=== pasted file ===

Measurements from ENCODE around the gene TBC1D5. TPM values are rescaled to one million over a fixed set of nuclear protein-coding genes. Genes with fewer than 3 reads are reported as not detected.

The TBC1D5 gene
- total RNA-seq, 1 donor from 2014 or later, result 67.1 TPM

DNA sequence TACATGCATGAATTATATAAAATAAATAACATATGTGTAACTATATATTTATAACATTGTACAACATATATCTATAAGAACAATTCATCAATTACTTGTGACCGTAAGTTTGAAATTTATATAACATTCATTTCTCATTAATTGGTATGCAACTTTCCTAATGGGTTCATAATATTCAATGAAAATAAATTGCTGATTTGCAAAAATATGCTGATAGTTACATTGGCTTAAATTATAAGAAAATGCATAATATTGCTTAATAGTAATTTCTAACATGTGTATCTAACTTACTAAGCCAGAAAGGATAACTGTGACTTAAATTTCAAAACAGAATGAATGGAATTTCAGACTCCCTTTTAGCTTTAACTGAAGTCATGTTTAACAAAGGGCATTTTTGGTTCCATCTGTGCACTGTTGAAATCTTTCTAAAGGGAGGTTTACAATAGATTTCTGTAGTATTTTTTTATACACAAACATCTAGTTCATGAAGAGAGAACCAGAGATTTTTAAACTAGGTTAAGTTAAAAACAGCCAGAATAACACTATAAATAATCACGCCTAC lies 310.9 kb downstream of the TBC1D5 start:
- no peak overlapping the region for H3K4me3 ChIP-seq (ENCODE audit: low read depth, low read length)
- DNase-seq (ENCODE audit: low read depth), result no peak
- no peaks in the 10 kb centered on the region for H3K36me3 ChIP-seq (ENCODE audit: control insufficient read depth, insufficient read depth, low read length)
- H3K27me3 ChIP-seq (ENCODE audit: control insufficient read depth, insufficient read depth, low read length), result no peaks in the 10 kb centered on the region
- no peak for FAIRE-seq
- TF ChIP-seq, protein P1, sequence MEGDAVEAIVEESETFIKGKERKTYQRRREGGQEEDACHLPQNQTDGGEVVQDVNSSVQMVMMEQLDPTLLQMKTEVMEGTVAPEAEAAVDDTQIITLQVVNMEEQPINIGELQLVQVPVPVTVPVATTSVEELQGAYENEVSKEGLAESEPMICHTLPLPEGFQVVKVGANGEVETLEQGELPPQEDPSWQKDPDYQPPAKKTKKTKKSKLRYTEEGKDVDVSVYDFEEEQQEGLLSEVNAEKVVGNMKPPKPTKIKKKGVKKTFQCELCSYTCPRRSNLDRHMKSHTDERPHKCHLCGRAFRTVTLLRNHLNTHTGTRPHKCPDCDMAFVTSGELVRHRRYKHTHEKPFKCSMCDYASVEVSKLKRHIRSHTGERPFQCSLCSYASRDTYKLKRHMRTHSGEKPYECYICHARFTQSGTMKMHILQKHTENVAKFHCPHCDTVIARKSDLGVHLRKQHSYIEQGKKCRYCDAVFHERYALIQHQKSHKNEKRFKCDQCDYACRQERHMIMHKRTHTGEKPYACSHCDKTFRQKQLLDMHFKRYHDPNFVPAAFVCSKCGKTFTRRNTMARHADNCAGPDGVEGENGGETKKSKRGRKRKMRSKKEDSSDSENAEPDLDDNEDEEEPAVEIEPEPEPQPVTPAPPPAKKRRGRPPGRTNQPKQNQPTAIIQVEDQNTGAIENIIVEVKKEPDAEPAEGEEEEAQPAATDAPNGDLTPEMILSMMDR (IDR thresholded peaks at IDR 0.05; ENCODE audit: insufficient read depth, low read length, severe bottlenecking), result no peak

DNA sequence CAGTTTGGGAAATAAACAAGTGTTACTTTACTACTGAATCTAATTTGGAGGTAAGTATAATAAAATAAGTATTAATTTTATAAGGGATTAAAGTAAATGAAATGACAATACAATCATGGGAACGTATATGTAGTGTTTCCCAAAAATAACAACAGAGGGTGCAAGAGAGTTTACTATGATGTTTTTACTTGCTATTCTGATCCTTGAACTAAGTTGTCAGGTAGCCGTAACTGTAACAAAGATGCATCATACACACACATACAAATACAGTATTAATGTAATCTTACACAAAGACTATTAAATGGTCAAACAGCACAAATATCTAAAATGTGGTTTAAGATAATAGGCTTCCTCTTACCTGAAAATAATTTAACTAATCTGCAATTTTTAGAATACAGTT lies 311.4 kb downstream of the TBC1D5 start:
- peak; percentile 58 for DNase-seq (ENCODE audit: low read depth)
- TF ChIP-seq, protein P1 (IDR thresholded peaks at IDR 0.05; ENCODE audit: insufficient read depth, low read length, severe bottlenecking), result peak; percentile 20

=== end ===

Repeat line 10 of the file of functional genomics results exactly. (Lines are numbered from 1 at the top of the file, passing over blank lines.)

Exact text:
- TF ChIP-seq, protein P1, sequence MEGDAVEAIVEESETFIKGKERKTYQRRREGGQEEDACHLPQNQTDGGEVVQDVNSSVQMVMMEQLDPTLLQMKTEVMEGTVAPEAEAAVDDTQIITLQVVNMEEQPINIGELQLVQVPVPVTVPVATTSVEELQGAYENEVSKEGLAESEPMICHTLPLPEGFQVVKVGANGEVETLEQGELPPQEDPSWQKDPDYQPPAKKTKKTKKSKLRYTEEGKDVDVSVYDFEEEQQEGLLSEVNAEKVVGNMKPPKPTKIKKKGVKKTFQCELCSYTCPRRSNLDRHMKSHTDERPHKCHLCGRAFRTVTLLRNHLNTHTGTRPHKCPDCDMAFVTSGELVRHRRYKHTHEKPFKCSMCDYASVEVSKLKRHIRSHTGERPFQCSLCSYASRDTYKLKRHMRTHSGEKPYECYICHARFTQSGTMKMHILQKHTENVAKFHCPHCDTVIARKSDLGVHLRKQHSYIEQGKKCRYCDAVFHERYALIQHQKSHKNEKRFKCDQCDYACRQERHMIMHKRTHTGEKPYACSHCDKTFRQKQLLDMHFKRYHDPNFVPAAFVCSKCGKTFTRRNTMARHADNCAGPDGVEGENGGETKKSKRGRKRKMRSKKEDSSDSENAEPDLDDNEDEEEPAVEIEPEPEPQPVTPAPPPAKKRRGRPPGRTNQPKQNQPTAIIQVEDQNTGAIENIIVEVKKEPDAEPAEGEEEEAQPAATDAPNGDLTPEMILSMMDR (IDR thresholded peaks at IDR 0.05; ENCODE audit: insufficient read depth, low read length, severe bottlenecking), result no peak